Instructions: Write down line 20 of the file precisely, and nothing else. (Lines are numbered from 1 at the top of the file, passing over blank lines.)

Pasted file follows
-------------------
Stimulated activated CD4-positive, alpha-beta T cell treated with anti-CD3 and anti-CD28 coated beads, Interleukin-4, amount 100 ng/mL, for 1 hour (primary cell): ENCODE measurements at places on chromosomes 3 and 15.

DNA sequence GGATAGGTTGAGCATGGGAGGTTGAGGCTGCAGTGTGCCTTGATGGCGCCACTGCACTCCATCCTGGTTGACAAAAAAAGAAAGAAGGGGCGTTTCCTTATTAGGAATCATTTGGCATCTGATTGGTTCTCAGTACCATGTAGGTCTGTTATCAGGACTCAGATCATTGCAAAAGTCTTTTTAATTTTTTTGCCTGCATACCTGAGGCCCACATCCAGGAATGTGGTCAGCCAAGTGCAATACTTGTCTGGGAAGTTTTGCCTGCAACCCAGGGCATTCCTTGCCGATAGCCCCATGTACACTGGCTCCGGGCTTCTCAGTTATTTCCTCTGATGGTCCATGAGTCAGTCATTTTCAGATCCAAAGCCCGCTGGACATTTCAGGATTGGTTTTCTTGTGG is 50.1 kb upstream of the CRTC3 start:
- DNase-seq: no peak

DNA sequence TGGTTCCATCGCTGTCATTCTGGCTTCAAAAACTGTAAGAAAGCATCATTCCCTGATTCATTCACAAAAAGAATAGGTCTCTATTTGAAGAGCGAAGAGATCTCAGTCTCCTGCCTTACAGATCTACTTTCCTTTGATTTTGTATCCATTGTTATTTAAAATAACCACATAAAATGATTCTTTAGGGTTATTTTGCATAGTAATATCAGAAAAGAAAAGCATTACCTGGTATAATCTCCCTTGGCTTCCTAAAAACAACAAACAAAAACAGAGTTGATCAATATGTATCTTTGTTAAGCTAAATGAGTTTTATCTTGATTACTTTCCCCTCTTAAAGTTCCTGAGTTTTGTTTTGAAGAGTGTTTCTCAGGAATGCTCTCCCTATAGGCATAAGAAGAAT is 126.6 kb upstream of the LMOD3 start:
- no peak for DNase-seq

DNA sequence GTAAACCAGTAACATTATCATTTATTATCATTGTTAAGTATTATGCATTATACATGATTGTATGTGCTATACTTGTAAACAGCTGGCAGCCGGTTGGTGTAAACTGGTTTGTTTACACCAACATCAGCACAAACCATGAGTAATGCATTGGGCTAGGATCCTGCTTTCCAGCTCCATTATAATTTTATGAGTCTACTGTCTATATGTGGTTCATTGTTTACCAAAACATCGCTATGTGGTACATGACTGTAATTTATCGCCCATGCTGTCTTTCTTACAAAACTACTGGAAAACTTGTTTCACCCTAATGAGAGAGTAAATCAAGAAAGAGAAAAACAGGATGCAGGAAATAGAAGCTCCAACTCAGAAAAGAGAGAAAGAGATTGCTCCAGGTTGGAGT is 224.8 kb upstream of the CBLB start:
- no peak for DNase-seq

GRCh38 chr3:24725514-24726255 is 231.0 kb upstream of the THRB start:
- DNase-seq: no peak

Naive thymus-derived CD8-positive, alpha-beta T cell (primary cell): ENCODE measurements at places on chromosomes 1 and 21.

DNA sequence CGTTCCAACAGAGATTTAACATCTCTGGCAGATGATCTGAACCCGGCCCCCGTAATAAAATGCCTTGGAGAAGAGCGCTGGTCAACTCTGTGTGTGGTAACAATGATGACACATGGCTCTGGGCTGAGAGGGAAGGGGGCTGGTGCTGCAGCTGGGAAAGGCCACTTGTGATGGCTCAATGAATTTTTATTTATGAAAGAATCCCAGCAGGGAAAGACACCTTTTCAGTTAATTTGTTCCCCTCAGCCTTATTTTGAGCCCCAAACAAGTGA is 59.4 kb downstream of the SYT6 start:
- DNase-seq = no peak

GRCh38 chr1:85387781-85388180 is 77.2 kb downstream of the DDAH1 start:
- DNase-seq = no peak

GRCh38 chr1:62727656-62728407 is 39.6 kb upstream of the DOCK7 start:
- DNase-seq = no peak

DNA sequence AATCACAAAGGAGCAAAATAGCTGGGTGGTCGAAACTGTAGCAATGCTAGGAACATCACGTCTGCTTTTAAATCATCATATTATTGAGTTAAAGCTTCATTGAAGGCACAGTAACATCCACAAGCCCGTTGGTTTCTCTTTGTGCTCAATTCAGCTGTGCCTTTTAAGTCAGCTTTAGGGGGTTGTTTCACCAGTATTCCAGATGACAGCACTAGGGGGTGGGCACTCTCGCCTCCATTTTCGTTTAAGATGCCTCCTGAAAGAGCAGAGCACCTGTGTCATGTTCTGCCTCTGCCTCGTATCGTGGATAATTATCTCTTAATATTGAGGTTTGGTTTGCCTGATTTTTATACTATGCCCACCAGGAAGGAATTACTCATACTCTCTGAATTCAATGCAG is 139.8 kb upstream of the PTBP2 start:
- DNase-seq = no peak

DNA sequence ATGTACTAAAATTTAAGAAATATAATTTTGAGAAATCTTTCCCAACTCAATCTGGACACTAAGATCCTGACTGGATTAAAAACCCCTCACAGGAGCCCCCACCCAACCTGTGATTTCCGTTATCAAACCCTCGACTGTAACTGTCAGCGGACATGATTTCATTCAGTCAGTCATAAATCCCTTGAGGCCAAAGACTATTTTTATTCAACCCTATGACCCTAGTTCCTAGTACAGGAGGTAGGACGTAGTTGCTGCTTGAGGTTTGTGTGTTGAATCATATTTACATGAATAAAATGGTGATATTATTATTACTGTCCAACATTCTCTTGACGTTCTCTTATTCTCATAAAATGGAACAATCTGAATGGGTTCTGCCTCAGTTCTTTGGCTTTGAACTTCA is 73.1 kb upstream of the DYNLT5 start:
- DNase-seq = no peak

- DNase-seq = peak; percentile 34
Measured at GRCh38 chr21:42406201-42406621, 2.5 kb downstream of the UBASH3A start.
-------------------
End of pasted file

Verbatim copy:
- DNase-seq = no peak